The basic idea surrounding the inertia device is to provide a Wheel which is relatively light towards the interior and relatively heavy at its outer periphery. It is apparent that such inertia devices may take a wide variety of different forms other than that illustrated.
Referring particularly to FIGURE 9, a different type of wheel is illustrated which may be used with the indicating device of the present invention. The wheel 70 includes a plurality of equally spaced teeth 72. The teeth 72 are adapted to dig into the lighter snow to provide firm engagement to drive the wheel and the indicating device. The teethed wheel is especially adaptable for use with a surf board for use in water.
While the subject invention has been described in connection with snow, it is recognized that numerous innovations has come into vogue in the sport of skiing. For example, plastic or low friction skies may be used in connection with other low friction surfaces, which may involve sand or low friction chemicals, such as nylons or the like. The indicator device of the subject invention may of course be used in connection with such skies and surfaces mentioned.
The present invention has thus provided a novel indicator device to permit sportsmen to determine such things as distance traveled, speed, and maximum speed traveled by a skier or surf board rider. Such information leads to greater interest by providing a competitive interest between those engaged the sports.
The indication device provided is relatively simple in construction, may be mounted at different places and provides true measurements taking into account changes in angular directions and the fact that the person may be out of contact with the snow or water parts of the time. I
When employing the present invention with surf boards, it may be desirable to provide a wheel such as that illustrated in FIGURE 9 wherein the teeth may be in the form of small paddles to achieve greater surface area contact with the water.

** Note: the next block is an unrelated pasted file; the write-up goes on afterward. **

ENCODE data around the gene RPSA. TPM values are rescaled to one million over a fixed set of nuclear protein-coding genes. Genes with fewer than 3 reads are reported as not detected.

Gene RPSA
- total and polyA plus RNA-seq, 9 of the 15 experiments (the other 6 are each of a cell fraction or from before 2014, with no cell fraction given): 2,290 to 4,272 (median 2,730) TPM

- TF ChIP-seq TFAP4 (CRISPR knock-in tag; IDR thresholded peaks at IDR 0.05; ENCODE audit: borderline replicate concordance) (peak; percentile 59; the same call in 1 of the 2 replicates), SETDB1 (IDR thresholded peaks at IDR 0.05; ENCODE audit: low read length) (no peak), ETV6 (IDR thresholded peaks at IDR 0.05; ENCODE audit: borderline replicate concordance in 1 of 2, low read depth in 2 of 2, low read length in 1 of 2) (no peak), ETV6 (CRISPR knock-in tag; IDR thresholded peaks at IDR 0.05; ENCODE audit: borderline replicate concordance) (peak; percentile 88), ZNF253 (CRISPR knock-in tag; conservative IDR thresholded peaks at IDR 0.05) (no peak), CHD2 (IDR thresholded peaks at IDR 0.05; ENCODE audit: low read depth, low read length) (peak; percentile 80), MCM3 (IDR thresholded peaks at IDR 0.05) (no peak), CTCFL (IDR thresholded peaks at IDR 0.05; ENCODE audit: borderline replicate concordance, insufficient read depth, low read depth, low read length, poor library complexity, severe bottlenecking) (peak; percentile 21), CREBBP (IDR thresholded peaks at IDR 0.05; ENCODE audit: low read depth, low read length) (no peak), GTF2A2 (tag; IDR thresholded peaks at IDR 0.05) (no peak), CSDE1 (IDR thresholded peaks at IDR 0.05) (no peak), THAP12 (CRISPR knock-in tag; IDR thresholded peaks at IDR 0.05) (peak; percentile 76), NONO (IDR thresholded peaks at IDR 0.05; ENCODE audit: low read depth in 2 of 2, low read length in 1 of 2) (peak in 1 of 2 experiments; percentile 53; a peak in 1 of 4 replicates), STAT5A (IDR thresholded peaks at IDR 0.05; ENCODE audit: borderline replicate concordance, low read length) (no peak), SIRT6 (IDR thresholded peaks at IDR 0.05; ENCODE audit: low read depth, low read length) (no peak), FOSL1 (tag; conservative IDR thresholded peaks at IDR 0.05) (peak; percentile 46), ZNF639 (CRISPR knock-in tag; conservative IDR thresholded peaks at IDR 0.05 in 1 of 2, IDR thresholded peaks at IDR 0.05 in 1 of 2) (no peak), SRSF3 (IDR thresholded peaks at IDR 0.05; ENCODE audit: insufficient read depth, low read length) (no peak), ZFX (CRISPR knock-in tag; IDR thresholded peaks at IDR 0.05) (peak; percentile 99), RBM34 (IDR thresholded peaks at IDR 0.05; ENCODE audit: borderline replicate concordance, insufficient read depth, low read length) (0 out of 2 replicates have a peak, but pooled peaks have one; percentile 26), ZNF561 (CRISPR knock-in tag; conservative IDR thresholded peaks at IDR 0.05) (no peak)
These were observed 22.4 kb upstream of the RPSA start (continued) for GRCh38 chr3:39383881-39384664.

What is claimed is:
1. In combination with an elongated ski adapted to ride over a surface covered with snow, an indicator mounted to said ski, and a pair of Wheels connected to said ski and disposed on either side of said indicator, said wheels being drivingly connected to said indicator device, said wheels including a plurality of projecting teeth about their peripheries disposed to dig into said snow to actuate said indicator device in accordance with the relative movement between said ski and said surface.
2. The invention as set forth in claim 1 wherein said pair of wheels and said indicator are pivotally mounted towards the rear of said ski to permit said pair of wheels to follow the directions of relative movement of said ski with respect to said surface.
3. The invention as set forth in claim 1 wherein said pair of wheels includes inertia means connected thereto to permit said pair of wheels to continue to rotate for a perid of time when said pair of wheels is rotating and temporarily moves out of engagement with said surface.
4. The invention as set forth in claim 3 wherein said pair of wheels includes relatively heavy peripheral portions with respect to their inner portions to provide said inertia means.
5. The invention as set forth in claim 4 wherein said indicator device comprises means for indicating the total distance traveled by a person riding on said ski.
6. The invention as set forth in claim 5 wherein said indicator device further includes means for maintaining and indicating the maximum speed attained by a person riding on said ski.
7. The invention as set forth in claim 5 wherein said indicator device is mounted to a plate member, vw'th means including a bias spring being provided to resiliently connect said plate member to said ski to accommodate vertical movements of said rotatable element from its normal plane with respect to said ski.
8. The invention as set forth in claim 7 wherein said plate member includes an arcuate slot for receiving a pin element mounted in fixed relationship with respect to said ski to provide limiting means, for the angular movement of said plate member with respect to said ski.
References Cited UNITED STATES PATENTS 16,333 1/1857 Gray et a1 73-185 847,996 3/1907 Agnell 33141 1,755,184 4/1930 Martinet 73-491 2,228,990 1/1941 Everson 3314l 2,279,409 4/ 1942 Milster 73128 2,325,910 8/1943 Hetzel 73128 2,716,819 9/1955 Staples 33141 745,726 12/ 1903 Hathaway 73-529 JAMES J. GILL, Primary Examiner H. GOLDSTEIN, Assistant Examiner US. Cl. X.R. 73493